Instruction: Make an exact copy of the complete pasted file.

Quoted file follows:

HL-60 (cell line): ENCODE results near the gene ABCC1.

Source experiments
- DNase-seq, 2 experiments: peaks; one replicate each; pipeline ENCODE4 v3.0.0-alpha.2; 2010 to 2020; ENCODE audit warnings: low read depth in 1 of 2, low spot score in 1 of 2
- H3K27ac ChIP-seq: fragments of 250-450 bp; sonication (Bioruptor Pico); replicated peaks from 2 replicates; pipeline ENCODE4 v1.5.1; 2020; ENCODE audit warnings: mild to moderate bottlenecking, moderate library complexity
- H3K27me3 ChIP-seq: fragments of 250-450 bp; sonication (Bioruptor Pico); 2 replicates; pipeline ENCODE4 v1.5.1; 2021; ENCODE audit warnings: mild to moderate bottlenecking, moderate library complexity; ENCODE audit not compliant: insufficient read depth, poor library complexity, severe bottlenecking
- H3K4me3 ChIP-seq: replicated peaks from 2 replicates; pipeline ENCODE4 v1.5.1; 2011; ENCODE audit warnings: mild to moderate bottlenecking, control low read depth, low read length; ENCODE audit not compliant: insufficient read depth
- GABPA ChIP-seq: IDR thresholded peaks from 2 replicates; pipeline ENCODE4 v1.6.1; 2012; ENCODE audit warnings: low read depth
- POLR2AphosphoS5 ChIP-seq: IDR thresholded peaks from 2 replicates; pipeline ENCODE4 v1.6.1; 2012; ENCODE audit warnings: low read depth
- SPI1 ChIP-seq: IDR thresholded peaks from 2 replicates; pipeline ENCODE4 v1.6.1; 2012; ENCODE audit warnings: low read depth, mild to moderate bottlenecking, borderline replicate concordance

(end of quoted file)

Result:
HL-60 (cell line): ENCODE results near the gene ABCC1.

Source experiments
- DNase-seq, 2 experiments: peaks; one replicate each; pipeline ENCODE4 v3.0.0-alpha.2; 2010 to 2020; ENCODE audit warnings: low read depth in 1 of 2, low spot score in 1 of 2
- H3K27ac ChIP-seq: fragments of 250-450 bp; sonication (Bioruptor Pico); replicated peaks from 2 replicates; pipeline ENCODE4 v1.5.1; 2020; ENCODE audit warnings: mild to moderate bottlenecking, moderate library complexity
- H3K27me3 ChIP-seq: fragments of 250-450 bp; sonication (Bioruptor Pico); 2 replicates; pipeline ENCODE4 v1.5.1; 2021; ENCODE audit warnings: mild to moderate bottlenecking, moderate library complexity; ENCODE audit not compliant: insufficient read depth, poor library complexity, severe bottlenecking
- H3K4me3 ChIP-seq: replicated peaks from 2 replicates; pipeline ENCODE4 v1.5.1; 2011; ENCODE audit warnings: mild to moderate bottlenecking, control low read depth, low read length; ENCODE audit not compliant: insufficient read depth
- GABPA ChIP-seq: IDR thresholded peaks from 2 replicates; pipeline ENCODE4 v1.6.1; 2012; ENCODE audit warnings: low read depth
- POLR2AphosphoS5 ChIP-seq: IDR thresholded peaks from 2 replicates; pipeline ENCODE4 v1.6.1; 2012; ENCODE audit warnings: low read depth
- SPI1 ChIP-seq: IDR thresholded peaks from 2 replicates; pipeline ENCODE4 v1.6.1; 2012; ENCODE audit warnings: low read depth, mild to moderate bottlenecking, borderline replicate concordance